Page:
The kind of sea and waves i can look at forever.

From the beach, the view from the Burj Al Arab is very nice. It’s the only 7 star hotel in the world, so you can only get closer with a hotel pass or a restaurant reservation. Not quite my budget… The sunset was at least worth 5 stars.

Jumeirah Public Beach

Jumeirah Public Beach – Life guards.

View of the Burj Al Arab Jumeirah with sunset – Perfect surfer moment

The Burj Al Arab Jumeirah seen from the beach.


Last day in Dubai. When i have enough time visiting somewhere, i like to go back to a favorite spot the last day. So that’s what we planned.

We started off the day with a visit of the Jumeirah Mosque. They offer a guided tour to non muslims with the idea of ‘open doors, open mind’ that i really like. Well… we were late! Mixed up start and end date, really silly. But they let us in for a quick look anyhow. There was a lovely (British) lady still talking to some people who had all those questions about Islam and what rules there are and not. She was very open to all the questions and just in those thirty minutes we were there, we got totally absorbed by her stories and answers.

I would definitely go back for a full visit and recommend it to anyone.

Hearing about Islam from someone who comes from another culture/religion and is very happy and consequent about her choice, is always refreshing and interesting.

Jumeirah Mosque

The place we wanted to go back to was the area of Bur Dubai. It’s wonderful to get lost in the little streets and watch all the activity on the river. That area felt most real and authentic, full of life and wonders to discover.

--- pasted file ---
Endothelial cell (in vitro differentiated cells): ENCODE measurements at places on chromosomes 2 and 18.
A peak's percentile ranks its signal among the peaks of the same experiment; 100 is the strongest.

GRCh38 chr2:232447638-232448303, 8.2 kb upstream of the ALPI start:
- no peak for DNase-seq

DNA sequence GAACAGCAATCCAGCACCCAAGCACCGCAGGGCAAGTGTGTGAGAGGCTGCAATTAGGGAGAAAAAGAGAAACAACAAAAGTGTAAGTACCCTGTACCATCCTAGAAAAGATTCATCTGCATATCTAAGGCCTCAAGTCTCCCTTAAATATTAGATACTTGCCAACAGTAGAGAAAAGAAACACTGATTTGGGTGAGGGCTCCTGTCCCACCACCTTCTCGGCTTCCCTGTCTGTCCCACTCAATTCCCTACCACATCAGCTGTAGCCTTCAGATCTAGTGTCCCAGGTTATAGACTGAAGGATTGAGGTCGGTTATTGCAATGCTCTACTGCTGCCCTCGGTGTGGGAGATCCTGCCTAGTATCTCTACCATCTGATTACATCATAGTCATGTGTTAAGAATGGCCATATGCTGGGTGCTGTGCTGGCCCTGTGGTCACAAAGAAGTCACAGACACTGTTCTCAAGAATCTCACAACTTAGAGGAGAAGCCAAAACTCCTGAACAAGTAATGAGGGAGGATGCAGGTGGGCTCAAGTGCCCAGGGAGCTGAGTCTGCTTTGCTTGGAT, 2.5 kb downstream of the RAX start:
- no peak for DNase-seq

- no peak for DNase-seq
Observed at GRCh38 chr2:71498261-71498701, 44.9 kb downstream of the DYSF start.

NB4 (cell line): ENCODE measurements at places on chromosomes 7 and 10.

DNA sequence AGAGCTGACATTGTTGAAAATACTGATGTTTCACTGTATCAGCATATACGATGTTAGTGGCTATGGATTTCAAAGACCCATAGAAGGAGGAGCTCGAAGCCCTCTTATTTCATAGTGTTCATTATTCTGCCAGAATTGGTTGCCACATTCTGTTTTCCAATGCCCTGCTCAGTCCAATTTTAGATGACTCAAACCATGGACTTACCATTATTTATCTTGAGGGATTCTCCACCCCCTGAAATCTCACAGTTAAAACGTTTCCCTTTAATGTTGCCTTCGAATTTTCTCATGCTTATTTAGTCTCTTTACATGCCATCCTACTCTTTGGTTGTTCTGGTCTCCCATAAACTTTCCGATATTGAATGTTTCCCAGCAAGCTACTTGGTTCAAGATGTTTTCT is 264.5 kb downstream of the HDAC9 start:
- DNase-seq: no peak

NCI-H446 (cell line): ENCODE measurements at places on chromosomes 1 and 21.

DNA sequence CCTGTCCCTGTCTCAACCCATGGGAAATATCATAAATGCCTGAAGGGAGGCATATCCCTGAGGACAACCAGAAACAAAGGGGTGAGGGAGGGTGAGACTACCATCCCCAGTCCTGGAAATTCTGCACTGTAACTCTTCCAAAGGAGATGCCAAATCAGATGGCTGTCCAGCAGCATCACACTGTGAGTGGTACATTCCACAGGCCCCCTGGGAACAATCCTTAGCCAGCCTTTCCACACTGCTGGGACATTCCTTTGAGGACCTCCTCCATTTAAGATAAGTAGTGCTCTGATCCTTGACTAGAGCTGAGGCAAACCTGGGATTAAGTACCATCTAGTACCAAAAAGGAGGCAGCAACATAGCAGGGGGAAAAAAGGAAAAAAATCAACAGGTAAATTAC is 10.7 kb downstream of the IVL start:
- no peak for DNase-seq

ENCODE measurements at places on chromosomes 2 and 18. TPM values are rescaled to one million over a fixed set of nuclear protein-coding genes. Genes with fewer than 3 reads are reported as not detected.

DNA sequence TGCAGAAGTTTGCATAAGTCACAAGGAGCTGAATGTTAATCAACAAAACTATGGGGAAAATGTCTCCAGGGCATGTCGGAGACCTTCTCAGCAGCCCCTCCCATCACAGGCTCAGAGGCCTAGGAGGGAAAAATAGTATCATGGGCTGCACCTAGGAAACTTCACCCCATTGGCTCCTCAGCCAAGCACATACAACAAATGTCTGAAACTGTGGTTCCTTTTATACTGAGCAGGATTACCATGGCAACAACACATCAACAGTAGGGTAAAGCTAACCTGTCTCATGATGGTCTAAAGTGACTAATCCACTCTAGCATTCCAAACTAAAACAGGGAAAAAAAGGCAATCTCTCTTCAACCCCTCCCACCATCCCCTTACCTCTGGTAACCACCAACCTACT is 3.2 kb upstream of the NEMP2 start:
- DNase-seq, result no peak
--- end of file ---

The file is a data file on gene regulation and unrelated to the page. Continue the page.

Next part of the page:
We found two beautiful Mosques we hadn’t seen before and ended up having lunch again at the Creekside cafe.

Ali Bin Abi Talib Mosque

Ali Bin Abi Talib Mosque

Beautiful green mosaic Mosque in Bur Dubai – i have the hardest time finding the name of it…

We managed to get to the Observatory for drinks and regretted not going earlier. The view from the 52nd floor overlooking the Marinaon one side and the Palm Jumeirah on the other is quite something. Getting there after sunset limited the view to brightly lit hotels and signs, which was really too bad. Nice service and a (reduced) choice of tasty drinks and finger food make it a perfect end of the day place to be. But i’d suggest making it before sunset!

We had mocktails.

There is a whole particular legislation around alcohol in Dubai. Legally only licenced venues attached to hotels are allowed to serve alcohol, to non muslims only. During specific holidays, alcohol may not be purchased or served and the holidays begin at sunset, the day prior to the holiday. So if you’re up for a lot of drinking, figure out when those holidays are and book accordingly…

So, the story short: no reading books at the pool sipping cocktails. But a trip full of surprises.

And…we decided to take a trip every year! What’s next?

If you plan a family trip, you can absolutely combine more cultural activities with desert and water adventures and fill an exciting week in no time.


A note on the side on transportation: we used the metro quite a bit. It’s definitely the cheapest mean of transportation, but it doesn’t get you everywhere. There is mainly one straight line. It works fine to go from the Marina to the Burj Khalifa, Bur Dubai and Deira. A fun fact you see on the pic: there’s an area for women and children only, marked by a big pink line.

Uber is widely used in Dubai so those get you everywhere at any time. And regular taxis are all around too.